With an increase in remote workers and people sheltering-in-place due to the COVID-19 pandemic, faster internet speeds and quality networks seem like a welcome update. 5G has been in the public eye for a while and mobile service providers teased tech users last year claiming they would be the first to launch their own 5G Network. While it is more widespread now, 5G is still not a universal form of connectivity. Many people believe it may not be fully developed for another year while others believe there are health risks associated with the technology. We have compiled information to explain everything you need to know about the current state of 5G and its future implementation.
What Is 5G?
5G is a network that supports growing technology and its speed and efficiency allow ideas like self-driving cars and networked robots to become a reality. It uses a system of small cell sites to send encoded data through radio waves. The cell sites must be connected to a main network and the overall design is meant to increase bandwidth and increase speed. However, not everyone has access to this level of connection and some older mobile phones will not be capable of using 5G.
Millimeter-wave frequencies and sub-6 GHz are used to spread 5G, but the high frequencies prevent it from penetrating windows or buildings. This means that the networks must be placed close to a 5G node to receive a signal. As some phone service providers are attempting to build out their networks, some are using a GHz signal that travels farther but decreases the speed. On the other hand, while the speed may be slower, data collected from Opensignal found that 5G speeds are still faster than the existing 4G in most big-name phone providers.
Breaking Down 5G Coverage and Availability
AT&T, Sprint, Verizon, and T-Mobile all have skin in the 5G game with a number of cities being covered by their current 5G technology. Each is utilizing different types of Millimeter waves, which unfortunately means that some providers may be providing higher speeds than others. At this time there are a limited number of supported devices for this network, and each provider has its own device allowances.
Network Expansion During a Pandemic
A survey from Ericsson found that 5G subscriptions were predicted to reach 190 million by the end of this year and are projected to reach the billions in just the next five years. In the United States, only 34% view 5G as having the ability to positively affect the economy, according to a study from Ansys.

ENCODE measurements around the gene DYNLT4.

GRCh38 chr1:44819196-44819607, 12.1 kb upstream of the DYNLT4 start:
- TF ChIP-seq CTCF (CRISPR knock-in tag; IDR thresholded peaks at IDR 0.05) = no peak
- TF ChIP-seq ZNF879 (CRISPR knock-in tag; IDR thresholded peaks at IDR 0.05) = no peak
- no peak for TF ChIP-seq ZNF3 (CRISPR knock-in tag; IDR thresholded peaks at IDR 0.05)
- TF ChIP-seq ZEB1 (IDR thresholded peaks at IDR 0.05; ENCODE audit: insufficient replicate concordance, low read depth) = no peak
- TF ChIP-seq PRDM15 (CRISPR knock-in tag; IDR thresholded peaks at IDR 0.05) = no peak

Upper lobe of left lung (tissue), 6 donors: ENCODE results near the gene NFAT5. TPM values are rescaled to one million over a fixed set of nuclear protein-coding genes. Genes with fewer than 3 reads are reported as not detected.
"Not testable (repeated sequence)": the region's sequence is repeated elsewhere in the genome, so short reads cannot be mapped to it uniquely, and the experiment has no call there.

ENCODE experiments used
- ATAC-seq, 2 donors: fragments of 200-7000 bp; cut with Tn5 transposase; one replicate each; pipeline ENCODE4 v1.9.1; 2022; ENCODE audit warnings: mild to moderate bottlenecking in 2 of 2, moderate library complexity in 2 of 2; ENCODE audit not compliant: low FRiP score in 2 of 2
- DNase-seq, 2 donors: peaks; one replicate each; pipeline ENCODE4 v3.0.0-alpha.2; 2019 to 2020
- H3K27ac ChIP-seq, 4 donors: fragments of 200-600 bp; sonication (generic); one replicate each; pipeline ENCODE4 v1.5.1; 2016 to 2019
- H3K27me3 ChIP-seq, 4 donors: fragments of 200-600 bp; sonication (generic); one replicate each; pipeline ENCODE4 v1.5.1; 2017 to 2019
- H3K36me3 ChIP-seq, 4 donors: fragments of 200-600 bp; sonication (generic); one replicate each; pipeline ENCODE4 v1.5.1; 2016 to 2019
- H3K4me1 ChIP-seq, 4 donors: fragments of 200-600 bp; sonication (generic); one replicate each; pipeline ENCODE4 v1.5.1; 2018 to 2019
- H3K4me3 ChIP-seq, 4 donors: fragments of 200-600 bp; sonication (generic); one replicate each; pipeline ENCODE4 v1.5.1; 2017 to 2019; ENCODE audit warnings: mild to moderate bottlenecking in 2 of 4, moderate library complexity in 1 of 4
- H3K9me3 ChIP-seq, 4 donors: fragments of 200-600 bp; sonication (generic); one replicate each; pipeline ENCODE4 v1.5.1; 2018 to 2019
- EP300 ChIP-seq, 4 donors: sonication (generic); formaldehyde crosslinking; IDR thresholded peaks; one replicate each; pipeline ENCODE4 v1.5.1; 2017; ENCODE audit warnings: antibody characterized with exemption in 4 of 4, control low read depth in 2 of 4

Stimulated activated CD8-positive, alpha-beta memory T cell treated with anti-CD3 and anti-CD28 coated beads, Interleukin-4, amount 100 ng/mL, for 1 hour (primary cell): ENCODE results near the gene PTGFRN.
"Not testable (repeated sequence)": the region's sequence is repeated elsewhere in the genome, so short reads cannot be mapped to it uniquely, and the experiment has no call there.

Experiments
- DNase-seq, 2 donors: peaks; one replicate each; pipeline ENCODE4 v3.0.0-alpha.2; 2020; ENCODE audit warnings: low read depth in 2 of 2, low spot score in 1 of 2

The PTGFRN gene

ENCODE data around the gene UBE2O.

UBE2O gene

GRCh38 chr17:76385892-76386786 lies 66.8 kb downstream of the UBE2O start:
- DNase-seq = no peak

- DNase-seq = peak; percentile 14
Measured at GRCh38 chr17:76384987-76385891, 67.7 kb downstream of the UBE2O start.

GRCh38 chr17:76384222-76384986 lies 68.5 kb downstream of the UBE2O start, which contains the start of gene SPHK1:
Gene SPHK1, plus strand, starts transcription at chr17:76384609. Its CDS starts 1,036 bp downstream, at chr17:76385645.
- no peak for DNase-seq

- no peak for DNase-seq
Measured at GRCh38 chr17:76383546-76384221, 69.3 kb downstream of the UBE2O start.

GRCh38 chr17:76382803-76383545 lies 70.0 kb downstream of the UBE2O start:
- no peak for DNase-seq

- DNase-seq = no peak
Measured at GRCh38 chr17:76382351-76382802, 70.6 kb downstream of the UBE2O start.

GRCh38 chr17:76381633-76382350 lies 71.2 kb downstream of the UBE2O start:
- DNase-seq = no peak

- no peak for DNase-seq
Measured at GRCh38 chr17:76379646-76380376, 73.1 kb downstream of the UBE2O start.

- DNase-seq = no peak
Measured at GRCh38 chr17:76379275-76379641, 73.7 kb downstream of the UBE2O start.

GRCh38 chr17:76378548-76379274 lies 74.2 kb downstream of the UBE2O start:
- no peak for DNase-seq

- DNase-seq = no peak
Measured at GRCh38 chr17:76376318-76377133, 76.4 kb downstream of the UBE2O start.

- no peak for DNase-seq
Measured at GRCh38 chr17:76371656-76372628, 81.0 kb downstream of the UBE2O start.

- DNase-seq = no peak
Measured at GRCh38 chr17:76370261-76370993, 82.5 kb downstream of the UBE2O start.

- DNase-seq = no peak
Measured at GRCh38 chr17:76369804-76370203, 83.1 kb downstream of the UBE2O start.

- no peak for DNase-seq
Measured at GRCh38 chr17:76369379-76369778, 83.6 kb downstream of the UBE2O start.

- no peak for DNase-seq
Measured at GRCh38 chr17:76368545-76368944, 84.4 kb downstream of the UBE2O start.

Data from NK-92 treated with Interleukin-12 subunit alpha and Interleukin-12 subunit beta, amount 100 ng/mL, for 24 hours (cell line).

While there is not an overwhelming majority who believe in the economic benefits, there are some concerned consumers who are afraid there may be health risks with this new technology. Some conspiracy theorists think that 5G somehow relates to the COVID-19 virus, but there is no evidence to prove that. The Food and Drug Administration (FDA) oversees the electromagnetic radiation emitting devices and offers insight into the health risks of 5G.
According to digitaltrends.com, the FDA said that at this time, they believe that the current safety limits for cell phone radiofrequency energy exposure are acceptable for protecting public health. The administration is consistently researching the safety of 5G and at this time, the frequencies used for some 5G networks have already been used in the past for TV broadcasts and data transmissions.
Looking Into the Future of 5G
Aside from the speed and connectivity improvements, many companies plan to use 5G for new innovations like virtual and augmented reality experiences, holograph-assisted surgeries, and self-driving cars. However, the implementation of 5G is still happening on a small scale and the Ansys survey found that 42% of people globally believe fully functioning 5G is still more than a year away.
As networks grow and devices are configured to work with this new technology, life will no doubt be affected. Our digital lives are already so hectic and a jump in capability can offer a whole new set of opportunities. Data will always be a part of the digital world and no matter what type of device you have, there is a chance that your media will break and experience data loss.
At SecureData, we take data security seriously and offer top-rated data recovery service on all media types. Additionally, we offer hardware encrypted data storage to keep your sensitive information safe. Even as the times change, data security remains our number one priority and we adapt to new tech environments with our experienced and dedicated staff. Call us at 1-800-388-1266 to learn more about our services and products.